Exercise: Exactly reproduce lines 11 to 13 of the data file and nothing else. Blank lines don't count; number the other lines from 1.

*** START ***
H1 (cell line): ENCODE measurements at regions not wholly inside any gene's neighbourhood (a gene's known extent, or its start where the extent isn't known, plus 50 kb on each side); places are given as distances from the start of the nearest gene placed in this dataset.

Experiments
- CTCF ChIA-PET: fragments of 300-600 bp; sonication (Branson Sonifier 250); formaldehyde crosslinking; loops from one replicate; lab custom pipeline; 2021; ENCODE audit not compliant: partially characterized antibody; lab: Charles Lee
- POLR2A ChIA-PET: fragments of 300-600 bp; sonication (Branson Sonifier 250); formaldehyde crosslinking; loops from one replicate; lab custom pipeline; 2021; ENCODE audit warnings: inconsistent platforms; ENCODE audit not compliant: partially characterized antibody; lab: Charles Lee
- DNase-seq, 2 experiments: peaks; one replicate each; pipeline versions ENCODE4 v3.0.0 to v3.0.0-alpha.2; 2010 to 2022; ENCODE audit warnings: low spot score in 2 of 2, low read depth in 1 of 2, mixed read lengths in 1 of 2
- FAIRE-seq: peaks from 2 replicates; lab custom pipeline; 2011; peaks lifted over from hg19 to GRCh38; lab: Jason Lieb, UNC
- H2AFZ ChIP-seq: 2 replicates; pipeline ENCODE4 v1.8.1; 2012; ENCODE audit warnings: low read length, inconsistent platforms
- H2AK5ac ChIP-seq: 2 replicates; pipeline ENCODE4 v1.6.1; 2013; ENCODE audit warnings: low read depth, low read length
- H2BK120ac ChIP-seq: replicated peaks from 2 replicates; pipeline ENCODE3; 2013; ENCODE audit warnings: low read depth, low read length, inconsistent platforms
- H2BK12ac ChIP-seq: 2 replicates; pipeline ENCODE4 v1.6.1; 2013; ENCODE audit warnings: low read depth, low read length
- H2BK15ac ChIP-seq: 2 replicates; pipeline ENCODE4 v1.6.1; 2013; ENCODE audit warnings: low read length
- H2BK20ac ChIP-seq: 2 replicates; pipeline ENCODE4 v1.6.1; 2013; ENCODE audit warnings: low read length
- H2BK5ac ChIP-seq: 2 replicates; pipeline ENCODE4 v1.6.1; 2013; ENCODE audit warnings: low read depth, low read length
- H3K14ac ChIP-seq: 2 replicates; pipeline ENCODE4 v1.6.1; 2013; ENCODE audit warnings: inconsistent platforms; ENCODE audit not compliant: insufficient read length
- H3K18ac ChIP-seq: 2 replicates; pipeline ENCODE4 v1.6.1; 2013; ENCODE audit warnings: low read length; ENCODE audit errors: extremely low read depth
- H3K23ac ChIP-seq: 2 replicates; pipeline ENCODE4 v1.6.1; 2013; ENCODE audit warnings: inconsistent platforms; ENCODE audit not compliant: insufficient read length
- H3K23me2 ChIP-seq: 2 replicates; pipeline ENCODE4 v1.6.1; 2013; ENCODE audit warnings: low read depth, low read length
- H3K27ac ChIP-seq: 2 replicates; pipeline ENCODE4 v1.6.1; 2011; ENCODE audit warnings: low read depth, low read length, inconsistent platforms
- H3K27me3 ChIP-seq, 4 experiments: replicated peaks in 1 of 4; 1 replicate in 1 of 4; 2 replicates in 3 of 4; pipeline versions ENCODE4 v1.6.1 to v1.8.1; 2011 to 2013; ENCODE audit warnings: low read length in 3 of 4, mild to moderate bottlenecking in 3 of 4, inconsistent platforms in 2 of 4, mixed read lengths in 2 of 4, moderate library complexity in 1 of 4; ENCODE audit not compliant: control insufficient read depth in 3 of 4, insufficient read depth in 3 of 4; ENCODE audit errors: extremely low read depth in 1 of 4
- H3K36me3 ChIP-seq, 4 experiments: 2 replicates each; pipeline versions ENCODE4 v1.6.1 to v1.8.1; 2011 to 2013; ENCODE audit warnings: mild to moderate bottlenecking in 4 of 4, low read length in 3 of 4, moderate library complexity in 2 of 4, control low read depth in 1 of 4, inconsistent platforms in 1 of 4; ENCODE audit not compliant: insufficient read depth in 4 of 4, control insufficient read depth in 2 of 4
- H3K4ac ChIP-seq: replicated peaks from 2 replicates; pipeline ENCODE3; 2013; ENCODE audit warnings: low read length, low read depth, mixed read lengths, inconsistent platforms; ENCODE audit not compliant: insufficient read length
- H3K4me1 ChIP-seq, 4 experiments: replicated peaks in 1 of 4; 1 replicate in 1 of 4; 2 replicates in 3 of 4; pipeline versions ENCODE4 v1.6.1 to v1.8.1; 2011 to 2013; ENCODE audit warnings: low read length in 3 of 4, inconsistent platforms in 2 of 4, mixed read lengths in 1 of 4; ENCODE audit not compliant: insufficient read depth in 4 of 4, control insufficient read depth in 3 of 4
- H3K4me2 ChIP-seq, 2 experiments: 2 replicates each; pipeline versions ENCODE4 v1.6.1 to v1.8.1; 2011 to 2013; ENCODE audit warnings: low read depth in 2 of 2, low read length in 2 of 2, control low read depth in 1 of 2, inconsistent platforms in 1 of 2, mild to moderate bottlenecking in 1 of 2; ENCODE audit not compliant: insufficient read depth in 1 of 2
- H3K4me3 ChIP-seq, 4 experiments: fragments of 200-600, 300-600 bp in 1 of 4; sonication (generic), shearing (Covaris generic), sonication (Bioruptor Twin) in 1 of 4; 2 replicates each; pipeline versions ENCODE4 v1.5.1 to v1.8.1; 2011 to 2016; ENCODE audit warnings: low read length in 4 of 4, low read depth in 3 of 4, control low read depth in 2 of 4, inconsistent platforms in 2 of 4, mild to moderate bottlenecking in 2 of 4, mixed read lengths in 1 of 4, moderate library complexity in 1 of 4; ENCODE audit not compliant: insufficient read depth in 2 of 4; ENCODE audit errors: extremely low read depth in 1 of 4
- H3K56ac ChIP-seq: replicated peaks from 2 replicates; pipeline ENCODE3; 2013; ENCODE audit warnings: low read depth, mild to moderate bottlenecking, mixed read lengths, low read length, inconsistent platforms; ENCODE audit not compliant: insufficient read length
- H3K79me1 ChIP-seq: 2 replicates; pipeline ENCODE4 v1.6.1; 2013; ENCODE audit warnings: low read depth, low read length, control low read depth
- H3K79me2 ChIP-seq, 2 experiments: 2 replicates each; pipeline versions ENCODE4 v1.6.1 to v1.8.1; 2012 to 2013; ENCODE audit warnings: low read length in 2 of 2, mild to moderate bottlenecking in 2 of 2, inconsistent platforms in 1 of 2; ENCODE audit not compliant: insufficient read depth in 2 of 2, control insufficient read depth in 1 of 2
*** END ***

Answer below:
- H2BK15ac ChIP-seq: 2 replicates; pipeline ENCODE4 v1.6.1; 2013; ENCODE audit warnings: low read length
- H2BK20ac ChIP-seq: 2 replicates; pipeline ENCODE4 v1.6.1; 2013; ENCODE audit warnings: low read length
- H2BK5ac ChIP-seq: 2 replicates; pipeline ENCODE4 v1.6.1; 2013; ENCODE audit warnings: low read depth, low read length